IT is a habit in these days to scorn popularity, and to measure successful leaders by their product, which may not be always exquisite. But popularity is a large gauge and a lively symbol; the popular leader is nothing less than the vicarious crowd, registering much that is essential and otherwise obscure in social history, hopes and joys and conflicts and aspirations which may be crude and transitory, but none the less are the stuff out of which the foundations of social life are made. At certain times and in certain places popularity becomes a highly dramatic mode of expression. One of the places, surely, is our own country; one of the times that middle period of our history when at last the great experiment in voicing the popular will was fairly launched. As the new century rolled into amplitude a chosen people moved forward; the surge into the wilderness brought strange new hopes companioned by antique memories and despairs; not an easy triumph took place, but an immense conflict of the human spirit. In this era of shattering change, many shrill or stentorian voices were lifted; orators appeared on every platform; with their babel arose an equal babel of print; perhaps there never was such a noisy chorus or so fervid a response. Words--the popular mind was intoxicated by words; speech might have provided liberation; sheer articulation apparently became a boon. A public which was not yet a civilization, which much less composed a society, might have been seeking a common legend or sign manual.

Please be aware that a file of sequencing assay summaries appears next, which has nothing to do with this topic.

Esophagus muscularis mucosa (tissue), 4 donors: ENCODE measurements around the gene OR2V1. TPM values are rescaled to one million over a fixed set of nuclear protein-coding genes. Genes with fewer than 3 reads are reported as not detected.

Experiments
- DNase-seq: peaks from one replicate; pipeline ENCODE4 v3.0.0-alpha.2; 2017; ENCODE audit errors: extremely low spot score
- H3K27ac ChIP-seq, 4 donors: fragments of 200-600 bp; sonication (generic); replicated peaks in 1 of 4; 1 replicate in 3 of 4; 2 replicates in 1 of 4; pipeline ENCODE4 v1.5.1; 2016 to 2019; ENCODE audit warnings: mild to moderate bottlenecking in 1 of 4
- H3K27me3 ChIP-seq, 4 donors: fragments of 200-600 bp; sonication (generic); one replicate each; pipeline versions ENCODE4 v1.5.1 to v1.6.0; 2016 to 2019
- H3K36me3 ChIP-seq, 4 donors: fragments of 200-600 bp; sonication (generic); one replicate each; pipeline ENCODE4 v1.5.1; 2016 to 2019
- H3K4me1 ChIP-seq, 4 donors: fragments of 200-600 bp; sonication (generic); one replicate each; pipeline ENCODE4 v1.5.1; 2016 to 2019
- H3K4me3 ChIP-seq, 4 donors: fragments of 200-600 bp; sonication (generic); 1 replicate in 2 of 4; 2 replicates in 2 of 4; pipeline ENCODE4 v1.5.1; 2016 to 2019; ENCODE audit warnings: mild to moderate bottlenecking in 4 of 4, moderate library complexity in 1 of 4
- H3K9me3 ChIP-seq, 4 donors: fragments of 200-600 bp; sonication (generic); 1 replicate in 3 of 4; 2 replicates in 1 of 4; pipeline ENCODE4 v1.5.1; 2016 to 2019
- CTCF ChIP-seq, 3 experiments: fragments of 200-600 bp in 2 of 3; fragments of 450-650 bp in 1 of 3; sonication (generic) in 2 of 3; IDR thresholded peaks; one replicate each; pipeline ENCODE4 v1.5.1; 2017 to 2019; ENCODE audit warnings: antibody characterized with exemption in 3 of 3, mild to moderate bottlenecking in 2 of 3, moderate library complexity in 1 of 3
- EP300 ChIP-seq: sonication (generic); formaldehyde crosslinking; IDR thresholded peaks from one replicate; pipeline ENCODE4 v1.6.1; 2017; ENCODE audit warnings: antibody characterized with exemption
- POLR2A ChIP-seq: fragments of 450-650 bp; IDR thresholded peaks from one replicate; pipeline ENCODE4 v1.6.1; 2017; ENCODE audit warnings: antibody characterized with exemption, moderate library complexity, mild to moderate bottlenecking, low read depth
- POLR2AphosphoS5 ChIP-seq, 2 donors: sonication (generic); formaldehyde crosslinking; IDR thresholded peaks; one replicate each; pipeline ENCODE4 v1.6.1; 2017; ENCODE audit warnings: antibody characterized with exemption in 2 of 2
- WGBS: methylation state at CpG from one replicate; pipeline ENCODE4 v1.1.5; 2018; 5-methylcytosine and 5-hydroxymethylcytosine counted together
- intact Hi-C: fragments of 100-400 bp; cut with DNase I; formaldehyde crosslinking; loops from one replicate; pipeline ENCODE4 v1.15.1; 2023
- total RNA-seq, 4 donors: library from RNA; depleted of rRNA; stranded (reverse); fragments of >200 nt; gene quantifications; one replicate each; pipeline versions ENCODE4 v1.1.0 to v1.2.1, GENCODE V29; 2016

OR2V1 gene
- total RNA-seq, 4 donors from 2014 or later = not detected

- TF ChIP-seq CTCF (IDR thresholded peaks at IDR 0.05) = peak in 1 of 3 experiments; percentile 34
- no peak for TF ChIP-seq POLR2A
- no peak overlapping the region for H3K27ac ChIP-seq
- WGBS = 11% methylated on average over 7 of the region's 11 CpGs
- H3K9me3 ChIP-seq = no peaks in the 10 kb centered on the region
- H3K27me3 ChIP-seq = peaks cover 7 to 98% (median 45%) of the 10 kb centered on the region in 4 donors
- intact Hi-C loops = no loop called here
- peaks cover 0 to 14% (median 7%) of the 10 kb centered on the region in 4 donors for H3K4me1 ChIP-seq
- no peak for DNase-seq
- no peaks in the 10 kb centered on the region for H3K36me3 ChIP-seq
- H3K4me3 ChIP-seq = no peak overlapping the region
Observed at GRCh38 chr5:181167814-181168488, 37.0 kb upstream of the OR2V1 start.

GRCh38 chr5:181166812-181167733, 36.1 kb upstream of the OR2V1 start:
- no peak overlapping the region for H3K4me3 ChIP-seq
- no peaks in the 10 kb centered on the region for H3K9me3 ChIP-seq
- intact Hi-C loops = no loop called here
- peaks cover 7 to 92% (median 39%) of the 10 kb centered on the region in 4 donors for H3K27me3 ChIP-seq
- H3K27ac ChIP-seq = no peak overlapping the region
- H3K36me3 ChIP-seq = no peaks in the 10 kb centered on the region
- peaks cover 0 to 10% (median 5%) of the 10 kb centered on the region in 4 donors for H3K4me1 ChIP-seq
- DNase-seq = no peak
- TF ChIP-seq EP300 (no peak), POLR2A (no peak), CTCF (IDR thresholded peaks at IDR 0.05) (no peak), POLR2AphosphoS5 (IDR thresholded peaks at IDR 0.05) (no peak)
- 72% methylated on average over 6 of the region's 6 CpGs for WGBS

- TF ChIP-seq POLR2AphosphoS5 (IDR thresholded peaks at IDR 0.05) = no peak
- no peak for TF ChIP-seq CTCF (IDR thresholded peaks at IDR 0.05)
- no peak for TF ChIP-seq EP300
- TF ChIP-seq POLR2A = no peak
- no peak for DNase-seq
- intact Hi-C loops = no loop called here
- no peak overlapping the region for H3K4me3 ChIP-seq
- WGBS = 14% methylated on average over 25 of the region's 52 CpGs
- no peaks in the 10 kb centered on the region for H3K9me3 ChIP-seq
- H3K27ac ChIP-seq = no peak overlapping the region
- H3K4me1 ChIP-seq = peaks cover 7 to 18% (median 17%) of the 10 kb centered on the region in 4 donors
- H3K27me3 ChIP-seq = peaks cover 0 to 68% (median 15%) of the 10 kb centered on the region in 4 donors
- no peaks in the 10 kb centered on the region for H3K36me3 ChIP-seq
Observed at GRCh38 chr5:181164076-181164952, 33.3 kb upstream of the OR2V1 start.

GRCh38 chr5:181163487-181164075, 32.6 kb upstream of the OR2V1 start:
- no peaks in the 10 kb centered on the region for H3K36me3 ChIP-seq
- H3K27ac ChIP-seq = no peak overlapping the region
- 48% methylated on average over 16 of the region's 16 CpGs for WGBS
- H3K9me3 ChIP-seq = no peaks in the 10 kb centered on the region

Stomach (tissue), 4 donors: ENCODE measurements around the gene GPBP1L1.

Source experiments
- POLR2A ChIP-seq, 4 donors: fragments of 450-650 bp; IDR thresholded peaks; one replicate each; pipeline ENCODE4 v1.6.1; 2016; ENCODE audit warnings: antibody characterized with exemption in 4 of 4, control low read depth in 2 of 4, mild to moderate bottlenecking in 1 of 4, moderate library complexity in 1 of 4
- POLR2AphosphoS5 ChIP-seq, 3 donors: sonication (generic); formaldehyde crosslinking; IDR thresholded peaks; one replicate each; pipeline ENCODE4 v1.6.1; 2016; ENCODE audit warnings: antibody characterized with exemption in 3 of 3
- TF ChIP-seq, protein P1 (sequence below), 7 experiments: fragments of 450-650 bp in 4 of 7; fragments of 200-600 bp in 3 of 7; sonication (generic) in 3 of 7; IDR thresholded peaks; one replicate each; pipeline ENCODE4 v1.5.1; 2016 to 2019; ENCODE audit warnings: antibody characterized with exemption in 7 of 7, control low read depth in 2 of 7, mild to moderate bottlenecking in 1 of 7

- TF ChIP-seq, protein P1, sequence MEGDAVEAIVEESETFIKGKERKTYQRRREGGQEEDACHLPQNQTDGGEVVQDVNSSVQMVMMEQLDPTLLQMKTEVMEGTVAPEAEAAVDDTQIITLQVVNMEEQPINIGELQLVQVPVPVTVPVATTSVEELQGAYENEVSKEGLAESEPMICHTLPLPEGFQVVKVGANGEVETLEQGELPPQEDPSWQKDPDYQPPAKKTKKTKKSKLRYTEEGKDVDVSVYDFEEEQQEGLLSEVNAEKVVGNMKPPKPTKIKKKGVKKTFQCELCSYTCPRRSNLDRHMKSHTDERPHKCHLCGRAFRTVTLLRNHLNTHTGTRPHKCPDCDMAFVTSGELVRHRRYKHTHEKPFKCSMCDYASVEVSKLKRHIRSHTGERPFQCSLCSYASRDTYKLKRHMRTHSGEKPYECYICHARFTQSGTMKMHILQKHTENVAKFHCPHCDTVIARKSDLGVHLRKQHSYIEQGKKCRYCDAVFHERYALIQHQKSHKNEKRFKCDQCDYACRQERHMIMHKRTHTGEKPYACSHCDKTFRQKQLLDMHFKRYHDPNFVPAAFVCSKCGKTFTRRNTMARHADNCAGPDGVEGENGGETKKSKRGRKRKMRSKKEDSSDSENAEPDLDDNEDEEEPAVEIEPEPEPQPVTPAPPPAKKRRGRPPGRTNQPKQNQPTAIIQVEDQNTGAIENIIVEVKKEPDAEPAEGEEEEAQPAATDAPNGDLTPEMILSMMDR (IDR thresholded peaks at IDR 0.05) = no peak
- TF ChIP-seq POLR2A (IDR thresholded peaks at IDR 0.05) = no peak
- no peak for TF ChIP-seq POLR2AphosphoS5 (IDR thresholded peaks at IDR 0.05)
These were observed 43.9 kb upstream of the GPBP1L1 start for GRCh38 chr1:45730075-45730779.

Out of that large and stirring confusion arose a few orphic figures: Emerson, Whitman, Melville, Thoreau, possibly Hawthorne, and in another arena, Lincoln; but we shall be concerned with these only as they oddly mix with the multitude or clash with it, or cross the paths of our popular characters.